MALIK PITTMAN with ADAM KHAN and DARRYL CAMPBELL at B-sweet (1279 Queen West), Saturday (August 28). $15. firstname.lastname@example.org Rating: NNNNN
I'm shocked that Detroit super-group the 3 Chairs, one of the most notoriously press-shy quartets, has agreed to do an interview. Chair Moodymann (aka Kenny Dixon Jr.) likes to wear masks when he DJs to thwart photographers, and interviews with Theo Parrish or Rick Wilhite are extremely rare.
But Malik (aka Marcellus) Pittman sounds cheerful and relaxed on the phone from Motor City. Who knew that Pittman would be willing to open up about the process that led up to the 3 Chairs self-titled debut full-length album, the highly anticipated statement from the leaders of Detroit's third wave of electronic producers?
"Before we'd do individual tracks, but now it's more of a collaborative effort," Pittman explains. "My role is mostly the ambient sounds, as well as the keyboards, and the drum programming."
Each member adds a distinct flavour to the slow-motion Detroit house sound. Calling it house is a bit of a misnomer - the tempo is too low to mix with most contemporary club tracks, while the arrangements are often more abstract and eccentric than the strangest experimental techno.
Then again, the neo-soul contributions of guests Amp Fiddler and Norma Jean Bell keep it rooted in the funk, and percussionist Andres also has connections to hiphop, through collaborations with Slum Village as DJ Dez.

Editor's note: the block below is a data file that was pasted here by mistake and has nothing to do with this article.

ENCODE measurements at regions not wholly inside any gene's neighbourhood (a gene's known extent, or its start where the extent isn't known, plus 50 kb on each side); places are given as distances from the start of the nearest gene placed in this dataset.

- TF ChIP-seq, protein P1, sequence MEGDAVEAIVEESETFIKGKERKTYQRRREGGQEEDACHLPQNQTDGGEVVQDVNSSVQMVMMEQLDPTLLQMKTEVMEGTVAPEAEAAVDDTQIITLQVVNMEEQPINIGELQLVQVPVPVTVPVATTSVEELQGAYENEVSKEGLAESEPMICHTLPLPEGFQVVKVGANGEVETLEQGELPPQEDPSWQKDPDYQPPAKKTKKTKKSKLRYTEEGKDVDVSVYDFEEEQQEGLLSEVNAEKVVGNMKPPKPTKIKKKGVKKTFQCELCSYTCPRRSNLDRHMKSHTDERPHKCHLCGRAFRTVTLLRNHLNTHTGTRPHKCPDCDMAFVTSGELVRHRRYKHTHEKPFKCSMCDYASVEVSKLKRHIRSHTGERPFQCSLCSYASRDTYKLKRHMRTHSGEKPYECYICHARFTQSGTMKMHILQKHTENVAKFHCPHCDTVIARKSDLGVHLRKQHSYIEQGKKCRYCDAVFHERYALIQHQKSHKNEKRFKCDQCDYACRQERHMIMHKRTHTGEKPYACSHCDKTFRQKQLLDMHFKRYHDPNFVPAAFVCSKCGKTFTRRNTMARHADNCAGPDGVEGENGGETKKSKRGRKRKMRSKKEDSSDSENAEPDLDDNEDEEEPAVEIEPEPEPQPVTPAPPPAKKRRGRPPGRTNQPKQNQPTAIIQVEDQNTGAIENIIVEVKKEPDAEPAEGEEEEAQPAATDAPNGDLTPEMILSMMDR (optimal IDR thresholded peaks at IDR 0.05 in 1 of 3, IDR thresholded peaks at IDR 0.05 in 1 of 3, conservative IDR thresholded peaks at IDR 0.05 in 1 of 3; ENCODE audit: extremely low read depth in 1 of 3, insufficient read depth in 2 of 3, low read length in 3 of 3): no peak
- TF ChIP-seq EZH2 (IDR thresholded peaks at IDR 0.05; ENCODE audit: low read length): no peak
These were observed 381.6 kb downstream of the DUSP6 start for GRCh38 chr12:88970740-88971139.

Pittman actually got his start producing hiphop in 1996 with a Detroit group called Home Grown. That influence may be what sets the Detroit camp apart from the left-field electronic artists in the rest of the world: for them, techno and house are connected to club music in general, including hiphop, soul and disco.
"I grew up listening to techno and house with my cousins - that was around the time that Jeff Mills was doing the Wizard thing on the radio. He used to play a lot of hiphop with techno and house, and that was a big influence on me around 86. I ventured off into hiphop for a while and didn't really get back into house until 93. I still do hiphop - I'm universal when it comes to music. I'm not about one particular genre of music; I like to do it all."
That open-ended approach will soon have its own outlet when Pittman launches his own label, Unirhythm, planning its first release in September. With the close-knit scene around him garnering considerable critical praise, this may be his chance to emerge from the long shadows of Moodymann and Theo Parrish.
As a DJ, Pittman promises an intense, eclectic set. The reviews of this year's Detroit Electronic Music Festival pointed to the 3 Chairs party as one of the main highlights, and the photos recorded the unlikely sight of crowd-surfing, unheard of in the world of house music.
Toronto audiences probably won't get quite that excited, but you never know.